The Types Of Birds That Will Fly In Eastern Idaho And How You Can Attract Them To Your Yard


EDITOR’S NOTE: This article was originally published on May 9, 2020.

The chirps from the trees in my garden were unmistakable – the evening grosbeaks had arrived. About thirty of them with their turquoise beaks peeling the sunflower seeds quickly emptied the two feeders.

Later that day the Cassin finches with their bright red mules arrived and it was time to buy another 40 pounds of black oil sunflower seeds.

Two days later, the few pine siskin numbers had exploded with the little brown birds dominating the American goldfinch with thistle seed socks (niger). Expecting a few fruit-eating hummingbirds and Bullock’s orioles to appear, I pulled out the hummingbird feeders and scattered halved oranges around the yard. It wasn’t long before a Bullock’s sneaked up to feed on one of the oranges.

This week on a trip to Lake Henrys to check ice and deliver fishing flies to Drift Lodge, I stopped at Harriman Park. At the Last Chance Fishing Plot, a large group of yellow-rumped warblers, including the Myrtle subspecies, were feeding on the hatching insects. Even a few yellow warblers were busy filling their bellies.

Now is the time to attract colorful birds to your garden and area. Migrating warblers and other colorful birds seek nutritious material as they migrate north over the next two to three weeks. This is a good time to reload or turn off the feeders. Water is also very important as they need water, shelter and food to maintain their fat stores during their migration. With cooler night temperatures, natural foods do not grow quickly, so food stations will be essential for their migration.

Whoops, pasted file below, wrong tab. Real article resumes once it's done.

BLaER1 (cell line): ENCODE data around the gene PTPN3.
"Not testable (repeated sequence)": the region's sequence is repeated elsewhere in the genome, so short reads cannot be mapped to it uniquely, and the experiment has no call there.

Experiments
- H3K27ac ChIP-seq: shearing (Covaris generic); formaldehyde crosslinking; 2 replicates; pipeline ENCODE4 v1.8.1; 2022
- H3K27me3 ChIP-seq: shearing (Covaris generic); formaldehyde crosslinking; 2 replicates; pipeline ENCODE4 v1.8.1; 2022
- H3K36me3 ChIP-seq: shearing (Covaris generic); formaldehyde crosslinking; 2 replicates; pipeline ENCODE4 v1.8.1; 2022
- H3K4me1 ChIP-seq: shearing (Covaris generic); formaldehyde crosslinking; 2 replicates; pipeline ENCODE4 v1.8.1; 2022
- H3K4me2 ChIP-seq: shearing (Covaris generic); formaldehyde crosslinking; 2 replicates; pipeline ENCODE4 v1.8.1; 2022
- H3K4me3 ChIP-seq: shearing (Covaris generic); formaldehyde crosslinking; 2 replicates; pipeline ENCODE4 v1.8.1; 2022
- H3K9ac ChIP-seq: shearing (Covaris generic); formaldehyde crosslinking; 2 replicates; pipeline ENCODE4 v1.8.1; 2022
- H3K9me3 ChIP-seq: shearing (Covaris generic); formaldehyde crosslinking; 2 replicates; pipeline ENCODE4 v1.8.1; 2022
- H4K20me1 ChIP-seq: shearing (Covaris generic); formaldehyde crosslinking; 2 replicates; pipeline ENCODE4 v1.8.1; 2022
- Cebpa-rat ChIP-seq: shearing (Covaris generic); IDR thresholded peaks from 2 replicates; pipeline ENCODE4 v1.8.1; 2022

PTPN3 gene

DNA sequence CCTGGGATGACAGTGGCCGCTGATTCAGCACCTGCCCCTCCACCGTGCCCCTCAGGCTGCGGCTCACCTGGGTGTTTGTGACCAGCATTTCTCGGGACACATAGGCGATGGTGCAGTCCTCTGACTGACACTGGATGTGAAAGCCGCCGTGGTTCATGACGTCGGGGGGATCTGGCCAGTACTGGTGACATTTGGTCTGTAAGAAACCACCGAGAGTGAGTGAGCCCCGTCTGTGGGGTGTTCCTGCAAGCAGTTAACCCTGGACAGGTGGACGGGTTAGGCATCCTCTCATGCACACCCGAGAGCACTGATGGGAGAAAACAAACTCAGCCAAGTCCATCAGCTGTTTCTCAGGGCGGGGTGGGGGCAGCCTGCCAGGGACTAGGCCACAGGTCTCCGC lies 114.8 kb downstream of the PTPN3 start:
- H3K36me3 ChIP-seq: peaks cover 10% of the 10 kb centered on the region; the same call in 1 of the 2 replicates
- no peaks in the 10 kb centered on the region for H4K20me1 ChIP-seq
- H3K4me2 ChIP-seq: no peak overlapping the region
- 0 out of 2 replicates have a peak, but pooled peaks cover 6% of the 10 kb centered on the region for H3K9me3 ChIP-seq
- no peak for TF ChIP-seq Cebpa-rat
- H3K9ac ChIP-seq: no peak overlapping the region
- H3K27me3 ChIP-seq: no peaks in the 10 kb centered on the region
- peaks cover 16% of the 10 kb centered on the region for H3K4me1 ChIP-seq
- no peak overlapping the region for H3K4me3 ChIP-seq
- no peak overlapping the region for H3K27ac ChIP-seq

Bill Schiess, EastIdahoNews.com

I will be turning off these feeders in the next few days. Birds use storm systems to travel and often birds from outside our area will be separated during a storm and ‘blown’ out of their way. With all the rain and wind forecast for next week, we should see some strange birds arriving before next weekend. Last season I saw a Rose-breasted Grosbeak appear with a flock of Black-headed Grosbeaks, a very rare sighting in Rexburg. Several years ago I found a summer tanager in Market Lake that stayed there for several days.

The best food for larger types of birds is probably black oil sunflower seeds, either in the shells or just in the seeds if you don’t want to deal with the mess the shells cause.

Next, I love the niger seeds in the seed socks for the finch and siskin families. They love them. Many fruit-eating birds like orioles and hummingbirds like feeders of sugar water or halved oranges.

Finally, I also like peanut flavored suet patties for woodpeckers, chickadees and other nut-eating birds. Be aware that starlings also like suet and will swallow it quickly.

Insectivorous birds aren’t attracted to bird feeders, but a few birdhouses built for swallows and house wrens will attract them to help you get rid of the nasty mosquitoes and gnats that bother you. For the past few years we have had flycatchers and western flycatchers nesting in our backyard to help control insects.

I would like to encourage anyone who has a strange bird in their yard to contact me through EastIdahoNews.com so it can be documented. I would also love to hear about some of your experiences with attracting birds to your garden.

I hope you have a great time watching not only the colors of the flowers, but also the number of colorful birds you observe.

EveningGB5 20
Bill Schiess, EastIdahoNews.com
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